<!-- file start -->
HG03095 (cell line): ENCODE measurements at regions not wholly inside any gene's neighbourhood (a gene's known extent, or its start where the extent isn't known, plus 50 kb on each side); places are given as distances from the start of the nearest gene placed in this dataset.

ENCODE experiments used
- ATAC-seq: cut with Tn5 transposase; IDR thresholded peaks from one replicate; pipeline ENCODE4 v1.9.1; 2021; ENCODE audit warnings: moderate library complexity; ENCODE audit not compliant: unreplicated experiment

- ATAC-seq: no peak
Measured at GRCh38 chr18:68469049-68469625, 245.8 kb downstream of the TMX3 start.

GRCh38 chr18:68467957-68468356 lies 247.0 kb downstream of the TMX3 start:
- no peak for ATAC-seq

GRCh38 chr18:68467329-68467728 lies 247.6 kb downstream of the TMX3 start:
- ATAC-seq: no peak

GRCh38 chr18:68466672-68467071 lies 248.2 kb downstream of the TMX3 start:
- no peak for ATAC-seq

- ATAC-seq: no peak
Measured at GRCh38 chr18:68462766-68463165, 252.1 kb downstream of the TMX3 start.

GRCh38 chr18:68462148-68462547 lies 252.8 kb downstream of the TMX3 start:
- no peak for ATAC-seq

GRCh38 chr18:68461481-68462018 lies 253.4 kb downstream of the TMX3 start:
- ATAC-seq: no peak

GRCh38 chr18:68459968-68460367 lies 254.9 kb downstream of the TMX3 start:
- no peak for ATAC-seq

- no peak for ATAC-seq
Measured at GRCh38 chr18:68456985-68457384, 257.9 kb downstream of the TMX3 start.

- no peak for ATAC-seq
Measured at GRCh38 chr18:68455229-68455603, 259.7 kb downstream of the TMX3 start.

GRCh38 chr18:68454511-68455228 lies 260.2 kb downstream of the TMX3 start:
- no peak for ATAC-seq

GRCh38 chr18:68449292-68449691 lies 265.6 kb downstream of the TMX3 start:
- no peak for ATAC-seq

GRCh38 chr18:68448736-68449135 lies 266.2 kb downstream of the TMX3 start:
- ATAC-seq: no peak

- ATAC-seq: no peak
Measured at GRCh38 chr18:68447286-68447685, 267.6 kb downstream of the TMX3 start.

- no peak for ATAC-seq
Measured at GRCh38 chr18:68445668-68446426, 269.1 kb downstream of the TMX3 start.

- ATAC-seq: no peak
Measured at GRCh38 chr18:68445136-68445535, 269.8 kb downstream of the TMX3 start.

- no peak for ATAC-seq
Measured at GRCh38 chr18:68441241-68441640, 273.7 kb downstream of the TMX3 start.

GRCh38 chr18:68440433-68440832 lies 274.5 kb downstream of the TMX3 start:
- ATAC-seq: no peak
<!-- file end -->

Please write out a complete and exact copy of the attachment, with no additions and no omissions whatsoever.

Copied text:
HG03095 (cell line): ENCODE measurements at regions not wholly inside any gene's neighbourhood (a gene's known extent, or its start where the extent isn't known, plus 50 kb on each side); places are given as distances from the start of the nearest gene placed in this dataset.

ENCODE experiments used
- ATAC-seq: cut with Tn5 transposase; IDR thresholded peaks from one replicate; pipeline ENCODE4 v1.9.1; 2021; ENCODE audit warnings: moderate library complexity; ENCODE audit not compliant: unreplicated experiment

- ATAC-seq: no peak
Measured at GRCh38 chr18:68469049-68469625, 245.8 kb downstream of the TMX3 start.

GRCh38 chr18:68467957-68468356 lies 247.0 kb downstream of the TMX3 start:
- no peak for ATAC-seq

GRCh38 chr18:68467329-68467728 lies 247.6 kb downstream of the TMX3 start:
- ATAC-seq: no peak

GRCh38 chr18:68466672-68467071 lies 248.2 kb downstream of the TMX3 start:
- no peak for ATAC-seq

- ATAC-seq: no peak
Measured at GRCh38 chr18:68462766-68463165, 252.1 kb downstream of the TMX3 start.

GRCh38 chr18:68462148-68462547 lies 252.8 kb downstream of the TMX3 start:
- no peak for ATAC-seq

GRCh38 chr18:68461481-68462018 lies 253.4 kb downstream of the TMX3 start:
- ATAC-seq: no peak

GRCh38 chr18:68459968-68460367 lies 254.9 kb downstream of the TMX3 start:
- no peak for ATAC-seq

- no peak for ATAC-seq
Measured at GRCh38 chr18:68456985-68457384, 257.9 kb downstream of the TMX3 start.

- no peak for ATAC-seq
Measured at GRCh38 chr18:68455229-68455603, 259.7 kb downstream of the TMX3 start.

GRCh38 chr18:68454511-68455228 lies 260.2 kb downstream of the TMX3 start:
- no peak for ATAC-seq

GRCh38 chr18:68449292-68449691 lies 265.6 kb downstream of the TMX3 start:
- no peak for ATAC-seq

GRCh38 chr18:68448736-68449135 lies 266.2 kb downstream of the TMX3 start:
- ATAC-seq: no peak

- ATAC-seq: no peak
Measured at GRCh38 chr18:68447286-68447685, 267.6 kb downstream of the TMX3 start.

- no peak for ATAC-seq
Measured at GRCh38 chr18:68445668-68446426, 269.1 kb downstream of the TMX3 start.

- ATAC-seq: no peak
Measured at GRCh38 chr18:68445136-68445535, 269.8 kb downstream of the TMX3 start.

- no peak for ATAC-seq
Measured at GRCh38 chr18:68441241-68441640, 273.7 kb downstream of the TMX3 start.

GRCh38 chr18:68440433-68440832 lies 274.5 kb downstream of the TMX3 start:
- ATAC-seq: no peak